In the U.N. commission’s report, the possibility of a staged event is not considered even though the OPCW had previously uncovered evidence that a chlorine-gas attack in the rebel-controlled town of Al-Tamanah, which also was blamed on the Syrian government, was staged by Al Qaeda operatives and their civilian “relief workers.”
The photograph released by the White House of President Trump meeting with his advisers at his estate in Mar-a-Lago on April 6, 2017, regarding his decision to launch missile strikes against Syria
OPCW investigators, who like most U.N. bureaucrats have seemed eager to endorse allegations of chlorine-gas attacks by the Syrian government, ran into this obstacle when townspeople from Al-Tamanah came forward to testify that a supposed attack on the night of April 29-30, 2014, was a fabrication.
“Seven witnesses stated that frequent alerts [about an imminent chlorine weapons attack by the government] had been issued, but in fact no incidents with chemicals took place,” the OPCW report stated. “[T]hey [these witnesses] had come forward to contest the wide-spread false media reports.”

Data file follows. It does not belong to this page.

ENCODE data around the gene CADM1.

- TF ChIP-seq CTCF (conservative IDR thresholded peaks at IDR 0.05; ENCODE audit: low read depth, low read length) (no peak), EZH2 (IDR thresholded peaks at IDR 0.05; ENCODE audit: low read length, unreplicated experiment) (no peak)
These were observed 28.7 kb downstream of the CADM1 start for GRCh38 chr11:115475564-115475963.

In addition, accounts from people who did allege that there had been a government chemical attack on Al-Tamanah provided suspect evidence, including data from questionable sources, according to the OPCW report, which added:
“Three witnesses, who did not give any description of the incident on 29-30 April 2014, provided material of unknown source. One witness had second-hand knowledge of two of the five incidents in Al-Tamanah, but did not remember the exact dates. Later that witness provided a USB-stick with information of unknown origin, which was saved in separate folders according to the dates of all the five incidents mentioned by the FFM [the U.N.’s Fact-Finding Mission].
“Another witness provided the dates of all five incidents reading it from a piece of paper, but did not provide any testimony on the incident on 29-30 April 2014. The latter also provided a video titled ‘site where second barrel containing toxic chlorine gas was dropped tamanaa 30 April 14’”
Some other “witnesses” who alleged a Syrian government attack offered ridiculous claims about detecting the chlorine-infused “barrel bomb” based on how the device sounded in its descent.